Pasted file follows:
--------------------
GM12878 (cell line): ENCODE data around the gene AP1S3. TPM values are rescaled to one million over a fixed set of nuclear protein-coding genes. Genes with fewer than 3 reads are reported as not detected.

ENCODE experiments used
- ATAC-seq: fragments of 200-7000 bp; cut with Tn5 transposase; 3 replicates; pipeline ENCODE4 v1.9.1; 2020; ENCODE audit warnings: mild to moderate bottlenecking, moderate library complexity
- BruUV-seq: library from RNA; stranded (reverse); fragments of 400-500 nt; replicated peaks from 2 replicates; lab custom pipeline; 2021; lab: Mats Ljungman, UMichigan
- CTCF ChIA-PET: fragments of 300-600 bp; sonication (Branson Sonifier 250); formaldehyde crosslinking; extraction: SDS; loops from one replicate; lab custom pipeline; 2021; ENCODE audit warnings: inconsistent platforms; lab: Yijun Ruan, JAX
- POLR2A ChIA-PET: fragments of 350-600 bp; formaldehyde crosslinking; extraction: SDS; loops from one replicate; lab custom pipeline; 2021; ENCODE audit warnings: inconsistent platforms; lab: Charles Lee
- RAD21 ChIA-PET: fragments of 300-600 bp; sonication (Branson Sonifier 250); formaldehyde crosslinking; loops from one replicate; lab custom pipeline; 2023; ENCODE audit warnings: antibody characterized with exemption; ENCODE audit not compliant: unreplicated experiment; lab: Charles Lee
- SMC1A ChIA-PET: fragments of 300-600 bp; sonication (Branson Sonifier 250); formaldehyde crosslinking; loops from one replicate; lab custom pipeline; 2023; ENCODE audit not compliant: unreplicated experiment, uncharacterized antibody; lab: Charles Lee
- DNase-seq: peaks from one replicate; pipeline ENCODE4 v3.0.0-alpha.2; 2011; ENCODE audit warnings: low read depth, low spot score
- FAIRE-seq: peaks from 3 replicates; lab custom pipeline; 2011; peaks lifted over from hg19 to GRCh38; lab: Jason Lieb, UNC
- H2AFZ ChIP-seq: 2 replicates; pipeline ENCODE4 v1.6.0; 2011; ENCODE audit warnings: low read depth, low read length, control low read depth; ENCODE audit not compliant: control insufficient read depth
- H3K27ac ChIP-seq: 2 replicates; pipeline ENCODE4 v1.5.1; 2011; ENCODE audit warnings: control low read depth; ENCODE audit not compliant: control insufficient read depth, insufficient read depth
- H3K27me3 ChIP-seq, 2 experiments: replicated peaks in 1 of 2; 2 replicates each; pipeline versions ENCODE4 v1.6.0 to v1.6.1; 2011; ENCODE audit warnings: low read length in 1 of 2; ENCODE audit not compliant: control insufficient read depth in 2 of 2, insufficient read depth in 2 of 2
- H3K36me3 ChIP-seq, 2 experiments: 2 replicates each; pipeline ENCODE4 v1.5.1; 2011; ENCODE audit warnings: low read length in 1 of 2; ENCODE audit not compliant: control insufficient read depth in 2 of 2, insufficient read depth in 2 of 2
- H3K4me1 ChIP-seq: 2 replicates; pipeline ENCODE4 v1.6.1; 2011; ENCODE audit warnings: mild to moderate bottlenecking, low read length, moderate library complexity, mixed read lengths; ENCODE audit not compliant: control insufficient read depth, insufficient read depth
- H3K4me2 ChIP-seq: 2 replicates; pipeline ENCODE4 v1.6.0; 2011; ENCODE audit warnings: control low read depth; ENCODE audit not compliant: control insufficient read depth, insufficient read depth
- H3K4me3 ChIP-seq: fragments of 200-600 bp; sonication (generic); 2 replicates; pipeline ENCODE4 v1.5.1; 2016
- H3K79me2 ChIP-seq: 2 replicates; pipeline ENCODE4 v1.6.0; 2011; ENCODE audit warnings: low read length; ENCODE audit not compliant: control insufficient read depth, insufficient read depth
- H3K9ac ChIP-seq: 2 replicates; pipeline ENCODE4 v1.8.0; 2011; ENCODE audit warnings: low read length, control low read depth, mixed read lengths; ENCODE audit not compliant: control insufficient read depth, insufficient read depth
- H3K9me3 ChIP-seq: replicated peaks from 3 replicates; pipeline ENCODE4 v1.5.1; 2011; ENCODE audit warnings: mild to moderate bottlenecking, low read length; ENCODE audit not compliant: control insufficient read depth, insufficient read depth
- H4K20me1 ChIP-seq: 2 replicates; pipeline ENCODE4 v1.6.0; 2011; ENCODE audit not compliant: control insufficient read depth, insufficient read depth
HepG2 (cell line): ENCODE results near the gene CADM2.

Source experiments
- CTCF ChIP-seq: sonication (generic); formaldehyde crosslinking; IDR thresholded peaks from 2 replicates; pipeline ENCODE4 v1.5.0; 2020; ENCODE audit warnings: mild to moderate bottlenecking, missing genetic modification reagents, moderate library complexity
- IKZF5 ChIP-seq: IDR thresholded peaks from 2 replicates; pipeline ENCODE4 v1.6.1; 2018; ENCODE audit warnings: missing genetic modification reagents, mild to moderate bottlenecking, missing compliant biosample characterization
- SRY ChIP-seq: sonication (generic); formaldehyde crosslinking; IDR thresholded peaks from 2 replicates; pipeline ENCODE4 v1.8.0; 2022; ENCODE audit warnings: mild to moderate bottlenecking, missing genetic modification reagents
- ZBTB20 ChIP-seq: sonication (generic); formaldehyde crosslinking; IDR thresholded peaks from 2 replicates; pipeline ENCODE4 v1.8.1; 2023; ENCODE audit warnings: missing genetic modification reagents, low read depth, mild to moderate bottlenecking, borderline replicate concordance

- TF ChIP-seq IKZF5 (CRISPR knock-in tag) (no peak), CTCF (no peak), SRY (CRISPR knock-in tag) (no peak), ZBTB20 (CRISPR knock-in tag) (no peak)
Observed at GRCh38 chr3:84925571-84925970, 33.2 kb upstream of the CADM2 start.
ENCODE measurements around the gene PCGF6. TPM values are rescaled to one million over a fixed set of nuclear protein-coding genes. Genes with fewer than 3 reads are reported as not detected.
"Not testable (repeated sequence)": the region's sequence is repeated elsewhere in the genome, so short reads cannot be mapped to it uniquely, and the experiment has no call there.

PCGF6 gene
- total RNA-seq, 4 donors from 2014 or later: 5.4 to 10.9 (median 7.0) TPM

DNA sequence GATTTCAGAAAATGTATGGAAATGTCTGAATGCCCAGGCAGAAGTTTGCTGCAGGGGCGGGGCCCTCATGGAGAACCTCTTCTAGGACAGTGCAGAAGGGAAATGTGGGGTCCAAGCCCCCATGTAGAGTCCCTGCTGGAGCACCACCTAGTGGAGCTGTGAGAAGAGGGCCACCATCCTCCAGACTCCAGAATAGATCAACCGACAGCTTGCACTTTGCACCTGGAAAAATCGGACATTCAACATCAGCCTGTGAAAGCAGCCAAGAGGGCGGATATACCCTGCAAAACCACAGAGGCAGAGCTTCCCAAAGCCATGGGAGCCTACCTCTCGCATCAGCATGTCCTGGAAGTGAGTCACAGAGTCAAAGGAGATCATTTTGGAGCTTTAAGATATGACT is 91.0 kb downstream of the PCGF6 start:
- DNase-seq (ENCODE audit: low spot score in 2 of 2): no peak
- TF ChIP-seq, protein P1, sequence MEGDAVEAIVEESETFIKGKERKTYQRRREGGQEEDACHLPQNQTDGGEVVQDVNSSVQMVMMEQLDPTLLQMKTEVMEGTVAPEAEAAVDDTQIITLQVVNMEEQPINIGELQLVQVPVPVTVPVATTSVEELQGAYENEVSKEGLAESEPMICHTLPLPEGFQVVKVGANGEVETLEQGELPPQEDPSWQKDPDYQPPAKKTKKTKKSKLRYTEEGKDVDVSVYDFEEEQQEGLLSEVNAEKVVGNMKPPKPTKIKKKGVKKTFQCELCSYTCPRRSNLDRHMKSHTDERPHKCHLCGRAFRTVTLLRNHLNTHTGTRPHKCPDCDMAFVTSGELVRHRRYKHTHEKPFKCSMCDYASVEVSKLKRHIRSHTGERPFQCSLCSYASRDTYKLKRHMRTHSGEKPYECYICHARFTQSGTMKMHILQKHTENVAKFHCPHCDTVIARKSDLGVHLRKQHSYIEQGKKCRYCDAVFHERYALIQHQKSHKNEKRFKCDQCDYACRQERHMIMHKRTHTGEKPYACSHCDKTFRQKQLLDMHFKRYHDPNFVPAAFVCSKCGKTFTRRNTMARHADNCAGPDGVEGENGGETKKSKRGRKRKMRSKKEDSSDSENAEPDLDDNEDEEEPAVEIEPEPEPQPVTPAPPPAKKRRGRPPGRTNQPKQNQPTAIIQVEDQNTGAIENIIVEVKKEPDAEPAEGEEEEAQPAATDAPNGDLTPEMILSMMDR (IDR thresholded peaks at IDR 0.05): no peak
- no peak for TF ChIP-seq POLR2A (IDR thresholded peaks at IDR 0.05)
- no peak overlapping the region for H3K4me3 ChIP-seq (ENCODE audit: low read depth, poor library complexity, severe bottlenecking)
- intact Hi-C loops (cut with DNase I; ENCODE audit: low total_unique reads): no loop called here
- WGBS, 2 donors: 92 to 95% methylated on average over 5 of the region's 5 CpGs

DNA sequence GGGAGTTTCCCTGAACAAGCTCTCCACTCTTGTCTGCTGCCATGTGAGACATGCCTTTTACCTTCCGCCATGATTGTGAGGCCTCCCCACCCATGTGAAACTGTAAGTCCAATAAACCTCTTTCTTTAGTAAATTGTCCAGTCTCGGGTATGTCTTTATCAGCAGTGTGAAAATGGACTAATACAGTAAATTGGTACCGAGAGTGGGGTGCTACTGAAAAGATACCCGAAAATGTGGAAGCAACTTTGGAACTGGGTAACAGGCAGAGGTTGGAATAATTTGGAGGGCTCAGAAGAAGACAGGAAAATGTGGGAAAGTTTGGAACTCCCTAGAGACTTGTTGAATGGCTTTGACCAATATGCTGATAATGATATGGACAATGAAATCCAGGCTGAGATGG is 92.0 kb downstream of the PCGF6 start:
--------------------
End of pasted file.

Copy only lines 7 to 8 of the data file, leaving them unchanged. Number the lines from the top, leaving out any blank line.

- RAD21 ChIA-PET: fragments of 300-600 bp; sonication (Branson Sonifier 250); formaldehyde crosslinking; loops from one replicate; lab custom pipeline; 2023; ENCODE audit warnings: antibody characterized with exemption; ENCODE audit not compliant: unreplicated experiment; lab: Charles Lee
- SMC1A ChIA-PET: fragments of 300-600 bp; sonication (Branson Sonifier 250); formaldehyde crosslinking; loops from one replicate; lab custom pipeline; 2023; ENCODE audit not compliant: unreplicated experiment, uncharacterized antibody; lab: Charles Lee